The activity data is extracted from the d-portal API using the above criteria.
The flows page contains the same selection of activities as the activities page. Data is filtered to a particular organisation type (e.g. government, multilateral, NGO), which is initially set to "Government" but can be changed by the user at the top of the page.
The topmost table shows a summary of data by disbursements and direct expenditure. This should help to identify any coding issues – for example: where an organisation has stated that 100% of their spending is direct expenditure, but this is known not to be the case.
Below the table is a visualisation of flows for each publishing organisation. The specific organisation can be selected from the drop-down list (this drop-down shows only publishers for the selected organisation type, which can be changed at the top of the page).
The visualisation can be customised by:
The tables below the visualisation show the same data as the visualisation, but in tabular format. They also contain more detail as the visualisation is limited to displaying the top 10 largest entries.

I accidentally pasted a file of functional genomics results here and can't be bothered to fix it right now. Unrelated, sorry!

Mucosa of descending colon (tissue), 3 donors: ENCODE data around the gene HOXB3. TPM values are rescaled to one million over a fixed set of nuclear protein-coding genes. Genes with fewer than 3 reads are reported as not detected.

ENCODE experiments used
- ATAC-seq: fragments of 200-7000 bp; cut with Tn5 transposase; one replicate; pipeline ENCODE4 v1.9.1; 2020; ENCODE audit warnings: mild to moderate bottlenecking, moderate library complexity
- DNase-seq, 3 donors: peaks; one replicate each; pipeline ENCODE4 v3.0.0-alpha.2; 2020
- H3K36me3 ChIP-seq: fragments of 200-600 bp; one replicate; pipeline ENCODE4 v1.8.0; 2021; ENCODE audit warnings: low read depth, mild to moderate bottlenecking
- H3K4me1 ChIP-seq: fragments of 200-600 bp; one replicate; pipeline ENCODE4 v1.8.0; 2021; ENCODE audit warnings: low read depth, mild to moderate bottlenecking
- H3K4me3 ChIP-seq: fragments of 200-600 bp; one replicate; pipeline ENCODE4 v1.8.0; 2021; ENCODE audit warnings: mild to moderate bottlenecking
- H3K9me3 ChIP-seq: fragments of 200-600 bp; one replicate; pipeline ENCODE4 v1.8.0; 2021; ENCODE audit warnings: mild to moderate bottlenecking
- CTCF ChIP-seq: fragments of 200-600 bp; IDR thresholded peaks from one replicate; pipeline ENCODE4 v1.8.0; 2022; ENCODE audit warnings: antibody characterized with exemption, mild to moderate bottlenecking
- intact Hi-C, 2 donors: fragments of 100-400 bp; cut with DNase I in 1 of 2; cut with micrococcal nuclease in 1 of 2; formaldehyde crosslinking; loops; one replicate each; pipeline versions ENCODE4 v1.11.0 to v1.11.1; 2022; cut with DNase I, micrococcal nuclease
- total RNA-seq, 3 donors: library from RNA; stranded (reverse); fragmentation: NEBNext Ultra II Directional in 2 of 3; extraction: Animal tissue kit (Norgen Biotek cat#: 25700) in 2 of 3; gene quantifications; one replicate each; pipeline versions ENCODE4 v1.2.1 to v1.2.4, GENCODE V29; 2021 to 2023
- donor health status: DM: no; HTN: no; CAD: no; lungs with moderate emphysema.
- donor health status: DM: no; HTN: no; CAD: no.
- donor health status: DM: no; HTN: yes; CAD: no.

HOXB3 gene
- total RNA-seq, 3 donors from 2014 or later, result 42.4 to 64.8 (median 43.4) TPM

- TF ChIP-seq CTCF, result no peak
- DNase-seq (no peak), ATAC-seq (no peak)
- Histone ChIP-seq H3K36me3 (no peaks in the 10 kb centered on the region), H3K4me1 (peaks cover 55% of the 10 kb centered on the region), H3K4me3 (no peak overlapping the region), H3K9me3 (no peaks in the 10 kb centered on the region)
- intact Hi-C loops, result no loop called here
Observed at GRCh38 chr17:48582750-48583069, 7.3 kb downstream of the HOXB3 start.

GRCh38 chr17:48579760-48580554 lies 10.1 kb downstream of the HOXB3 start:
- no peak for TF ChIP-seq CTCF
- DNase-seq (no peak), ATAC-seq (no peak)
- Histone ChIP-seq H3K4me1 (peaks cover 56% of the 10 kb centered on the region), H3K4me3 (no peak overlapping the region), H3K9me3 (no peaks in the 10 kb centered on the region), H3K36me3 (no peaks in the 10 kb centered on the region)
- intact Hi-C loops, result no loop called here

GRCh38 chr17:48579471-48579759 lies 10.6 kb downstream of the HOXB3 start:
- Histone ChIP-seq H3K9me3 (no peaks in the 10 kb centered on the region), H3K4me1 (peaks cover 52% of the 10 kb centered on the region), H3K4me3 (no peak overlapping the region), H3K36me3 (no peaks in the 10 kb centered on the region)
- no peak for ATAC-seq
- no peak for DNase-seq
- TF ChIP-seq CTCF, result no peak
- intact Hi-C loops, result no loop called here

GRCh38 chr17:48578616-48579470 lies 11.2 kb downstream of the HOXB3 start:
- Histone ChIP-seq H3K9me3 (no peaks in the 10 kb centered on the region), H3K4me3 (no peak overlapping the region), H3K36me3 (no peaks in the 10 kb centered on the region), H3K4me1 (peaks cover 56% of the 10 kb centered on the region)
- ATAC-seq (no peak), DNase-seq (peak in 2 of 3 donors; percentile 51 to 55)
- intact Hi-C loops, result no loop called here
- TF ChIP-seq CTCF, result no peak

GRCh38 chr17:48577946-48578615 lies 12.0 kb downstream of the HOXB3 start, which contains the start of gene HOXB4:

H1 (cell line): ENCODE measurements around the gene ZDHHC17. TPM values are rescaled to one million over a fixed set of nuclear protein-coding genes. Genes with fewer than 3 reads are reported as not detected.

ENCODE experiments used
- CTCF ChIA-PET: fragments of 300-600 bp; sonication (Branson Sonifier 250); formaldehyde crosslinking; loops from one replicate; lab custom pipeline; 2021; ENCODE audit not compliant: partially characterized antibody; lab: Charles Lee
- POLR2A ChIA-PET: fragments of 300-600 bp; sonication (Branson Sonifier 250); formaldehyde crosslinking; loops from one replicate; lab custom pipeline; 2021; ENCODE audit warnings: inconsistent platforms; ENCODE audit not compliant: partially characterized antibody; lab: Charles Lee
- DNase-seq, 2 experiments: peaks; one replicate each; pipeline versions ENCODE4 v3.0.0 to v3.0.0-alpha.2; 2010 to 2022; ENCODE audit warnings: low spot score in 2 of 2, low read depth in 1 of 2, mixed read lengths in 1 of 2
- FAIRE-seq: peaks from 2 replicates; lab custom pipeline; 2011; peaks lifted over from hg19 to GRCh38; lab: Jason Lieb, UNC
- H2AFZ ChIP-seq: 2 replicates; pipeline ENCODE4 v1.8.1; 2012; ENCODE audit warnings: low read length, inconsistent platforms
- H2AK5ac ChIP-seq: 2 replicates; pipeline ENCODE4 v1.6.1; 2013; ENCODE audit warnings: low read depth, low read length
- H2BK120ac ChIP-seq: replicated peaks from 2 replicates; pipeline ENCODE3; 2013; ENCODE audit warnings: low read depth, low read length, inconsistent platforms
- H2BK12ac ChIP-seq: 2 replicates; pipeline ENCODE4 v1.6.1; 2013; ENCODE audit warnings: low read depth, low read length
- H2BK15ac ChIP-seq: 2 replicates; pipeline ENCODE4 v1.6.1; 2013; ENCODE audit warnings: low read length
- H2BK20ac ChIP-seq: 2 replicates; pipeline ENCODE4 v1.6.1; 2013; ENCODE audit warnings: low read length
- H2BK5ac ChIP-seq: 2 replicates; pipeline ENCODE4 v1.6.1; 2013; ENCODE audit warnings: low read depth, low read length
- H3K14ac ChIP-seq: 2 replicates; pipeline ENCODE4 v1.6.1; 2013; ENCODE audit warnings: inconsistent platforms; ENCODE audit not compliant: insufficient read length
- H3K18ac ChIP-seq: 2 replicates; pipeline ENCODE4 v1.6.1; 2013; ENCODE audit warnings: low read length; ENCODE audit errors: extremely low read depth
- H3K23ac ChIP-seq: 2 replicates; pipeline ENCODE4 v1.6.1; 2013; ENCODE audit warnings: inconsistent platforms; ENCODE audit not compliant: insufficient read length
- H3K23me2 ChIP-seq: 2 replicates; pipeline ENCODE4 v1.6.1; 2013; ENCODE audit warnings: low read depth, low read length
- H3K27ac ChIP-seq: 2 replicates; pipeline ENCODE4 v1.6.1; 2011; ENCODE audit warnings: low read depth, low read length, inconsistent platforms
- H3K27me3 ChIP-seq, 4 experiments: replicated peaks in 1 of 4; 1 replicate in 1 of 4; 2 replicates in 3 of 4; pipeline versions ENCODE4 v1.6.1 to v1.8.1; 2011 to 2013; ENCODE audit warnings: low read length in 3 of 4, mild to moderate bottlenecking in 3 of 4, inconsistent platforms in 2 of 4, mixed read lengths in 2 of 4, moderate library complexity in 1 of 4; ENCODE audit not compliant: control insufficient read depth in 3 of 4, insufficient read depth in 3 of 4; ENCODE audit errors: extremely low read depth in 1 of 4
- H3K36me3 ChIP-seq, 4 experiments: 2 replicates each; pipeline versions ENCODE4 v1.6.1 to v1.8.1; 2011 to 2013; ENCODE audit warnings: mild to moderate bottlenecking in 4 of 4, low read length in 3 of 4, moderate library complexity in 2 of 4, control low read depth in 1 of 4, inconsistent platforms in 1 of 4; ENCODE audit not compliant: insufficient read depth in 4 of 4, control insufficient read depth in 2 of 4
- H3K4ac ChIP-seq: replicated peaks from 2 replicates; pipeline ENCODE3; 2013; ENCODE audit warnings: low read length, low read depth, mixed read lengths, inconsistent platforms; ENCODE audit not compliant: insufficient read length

The data for the Contributions tab is from the UN Financial Tracking Service (FTS), while the data for the Activities and Flows tabs is from organisations participating in the International Aid Transparency Initiative (IATI). These are two different information ecosystems, with different goals and procedures, so the results will usually differ as well: for example, the FTS data is curated and focusses specifically on humanitarian appeals and emergencies within the UN system and its partners, while the IATI data is self-reported includes a wider variety of aid-related organisations.
The data is updated daily, using the latest available from FTS and IATI.
The FTS Contributions tab contains exclusively humanitarian data. The IATI Activities and Flows tabs contain both humanitarian and development data (IATI participants self-declare which activities are humanitarian). The visualisation allows you to filter to see only humanitarian, only development, or both.